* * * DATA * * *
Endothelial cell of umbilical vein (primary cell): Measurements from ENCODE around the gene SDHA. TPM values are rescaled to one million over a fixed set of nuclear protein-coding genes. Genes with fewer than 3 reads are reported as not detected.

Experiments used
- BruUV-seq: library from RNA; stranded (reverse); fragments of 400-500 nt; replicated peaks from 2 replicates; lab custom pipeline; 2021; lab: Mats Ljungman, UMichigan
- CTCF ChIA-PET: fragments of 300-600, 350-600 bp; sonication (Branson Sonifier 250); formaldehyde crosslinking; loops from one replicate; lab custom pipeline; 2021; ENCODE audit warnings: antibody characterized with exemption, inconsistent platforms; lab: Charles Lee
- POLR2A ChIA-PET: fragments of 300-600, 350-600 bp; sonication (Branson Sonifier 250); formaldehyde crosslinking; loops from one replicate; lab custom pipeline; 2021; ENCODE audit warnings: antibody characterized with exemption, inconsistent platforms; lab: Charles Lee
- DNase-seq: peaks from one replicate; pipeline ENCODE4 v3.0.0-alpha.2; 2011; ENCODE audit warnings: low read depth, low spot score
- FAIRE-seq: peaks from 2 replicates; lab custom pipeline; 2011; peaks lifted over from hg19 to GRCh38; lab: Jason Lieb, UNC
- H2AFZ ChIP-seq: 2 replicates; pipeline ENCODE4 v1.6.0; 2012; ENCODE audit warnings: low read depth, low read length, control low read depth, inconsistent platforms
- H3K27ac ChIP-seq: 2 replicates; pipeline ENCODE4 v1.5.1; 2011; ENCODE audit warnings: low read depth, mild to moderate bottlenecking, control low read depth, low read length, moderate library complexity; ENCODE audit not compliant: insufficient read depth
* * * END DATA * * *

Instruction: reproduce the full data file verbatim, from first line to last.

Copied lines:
Endothelial cell of umbilical vein (primary cell): Measurements from ENCODE around the gene SDHA. TPM values are rescaled to one million over a fixed set of nuclear protein-coding genes. Genes with fewer than 3 reads are reported as not detected.

Experiments used
- BruUV-seq: library from RNA; stranded (reverse); fragments of 400-500 nt; replicated peaks from 2 replicates; lab custom pipeline; 2021; lab: Mats Ljungman, UMichigan
- CTCF ChIA-PET: fragments of 300-600, 350-600 bp; sonication (Branson Sonifier 250); formaldehyde crosslinking; loops from one replicate; lab custom pipeline; 2021; ENCODE audit warnings: antibody characterized with exemption, inconsistent platforms; lab: Charles Lee
- POLR2A ChIA-PET: fragments of 300-600, 350-600 bp; sonication (Branson Sonifier 250); formaldehyde crosslinking; loops from one replicate; lab custom pipeline; 2021; ENCODE audit warnings: antibody characterized with exemption, inconsistent platforms; lab: Charles Lee
- DNase-seq: peaks from one replicate; pipeline ENCODE4 v3.0.0-alpha.2; 2011; ENCODE audit warnings: low read depth, low spot score
- FAIRE-seq: peaks from 2 replicates; lab custom pipeline; 2011; peaks lifted over from hg19 to GRCh38; lab: Jason Lieb, UNC
- H2AFZ ChIP-seq: 2 replicates; pipeline ENCODE4 v1.6.0; 2012; ENCODE audit warnings: low read depth, low read length, control low read depth, inconsistent platforms
- H3K27ac ChIP-seq: 2 replicates; pipeline ENCODE4 v1.5.1; 2011; ENCODE audit warnings: low read depth, mild to moderate bottlenecking, control low read depth, low read length, moderate library complexity; ENCODE audit not compliant: insufficient read depth